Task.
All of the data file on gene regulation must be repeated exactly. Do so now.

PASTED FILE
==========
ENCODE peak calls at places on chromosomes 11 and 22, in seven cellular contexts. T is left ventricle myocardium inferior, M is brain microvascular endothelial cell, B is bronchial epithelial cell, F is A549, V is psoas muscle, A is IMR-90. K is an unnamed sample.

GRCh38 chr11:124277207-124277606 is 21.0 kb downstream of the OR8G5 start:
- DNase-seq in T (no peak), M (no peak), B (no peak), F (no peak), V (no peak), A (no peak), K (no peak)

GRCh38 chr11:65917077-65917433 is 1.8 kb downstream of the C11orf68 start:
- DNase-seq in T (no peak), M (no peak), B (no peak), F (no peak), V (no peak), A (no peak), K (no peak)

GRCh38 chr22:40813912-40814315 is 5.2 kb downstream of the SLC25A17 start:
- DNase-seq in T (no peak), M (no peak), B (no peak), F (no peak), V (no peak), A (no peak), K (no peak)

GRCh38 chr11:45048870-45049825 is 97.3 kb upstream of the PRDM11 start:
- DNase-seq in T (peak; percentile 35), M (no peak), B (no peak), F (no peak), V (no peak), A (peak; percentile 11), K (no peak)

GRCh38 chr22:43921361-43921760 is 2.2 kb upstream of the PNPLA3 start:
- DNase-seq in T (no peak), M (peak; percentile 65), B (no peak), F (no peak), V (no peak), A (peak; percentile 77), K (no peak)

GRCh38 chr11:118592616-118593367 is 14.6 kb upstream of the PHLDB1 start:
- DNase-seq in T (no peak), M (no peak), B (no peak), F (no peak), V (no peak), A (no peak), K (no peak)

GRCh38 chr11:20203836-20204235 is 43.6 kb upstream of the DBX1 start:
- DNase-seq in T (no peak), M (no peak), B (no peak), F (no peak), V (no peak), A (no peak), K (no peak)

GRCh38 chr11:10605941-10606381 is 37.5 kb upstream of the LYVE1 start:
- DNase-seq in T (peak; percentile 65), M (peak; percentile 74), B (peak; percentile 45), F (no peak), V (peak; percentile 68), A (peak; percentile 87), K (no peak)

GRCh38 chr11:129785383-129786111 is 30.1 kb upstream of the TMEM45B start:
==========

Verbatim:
ENCODE peak calls at places on chromosomes 11 and 22, in seven cellular contexts. T is left ventricle myocardium inferior, M is brain microvascular endothelial cell, B is bronchial epithelial cell, F is A549, V is psoas muscle, A is IMR-90. K is an unnamed sample.

GRCh38 chr11:124277207-124277606 is 21.0 kb downstream of the OR8G5 start:
- DNase-seq in T (no peak), M (no peak), B (no peak), F (no peak), V (no peak), A (no peak), K (no peak)

GRCh38 chr11:65917077-65917433 is 1.8 kb downstream of the C11orf68 start:
- DNase-seq in T (no peak), M (no peak), B (no peak), F (no peak), V (no peak), A (no peak), K (no peak)

GRCh38 chr22:40813912-40814315 is 5.2 kb downstream of the SLC25A17 start:
- DNase-seq in T (no peak), M (no peak), B (no peak), F (no peak), V (no peak), A (no peak), K (no peak)

GRCh38 chr11:45048870-45049825 is 97.3 kb upstream of the PRDM11 start:
- DNase-seq in T (peak; percentile 35), M (no peak), B (no peak), F (no peak), V (no peak), A (peak; percentile 11), K (no peak)

GRCh38 chr22:43921361-43921760 is 2.2 kb upstream of the PNPLA3 start:
- DNase-seq in T (no peak), M (peak; percentile 65), B (no peak), F (no peak), V (no peak), A (peak; percentile 77), K (no peak)

GRCh38 chr11:118592616-118593367 is 14.6 kb upstream of the PHLDB1 start:
- DNase-seq in T (no peak), M (no peak), B (no peak), F (no peak), V (no peak), A (no peak), K (no peak)

GRCh38 chr11:20203836-20204235 is 43.6 kb upstream of the DBX1 start:
- DNase-seq in T (no peak), M (no peak), B (no peak), F (no peak), V (no peak), A (no peak), K (no peak)

GRCh38 chr11:10605941-10606381 is 37.5 kb upstream of the LYVE1 start:
- DNase-seq in T (peak; percentile 65), M (peak; percentile 74), B (peak; percentile 45), F (no peak), V (peak; percentile 68), A (peak; percentile 87), K (no peak)

GRCh38 chr11:129785383-129786111 is 30.1 kb upstream of the TMEM45B start: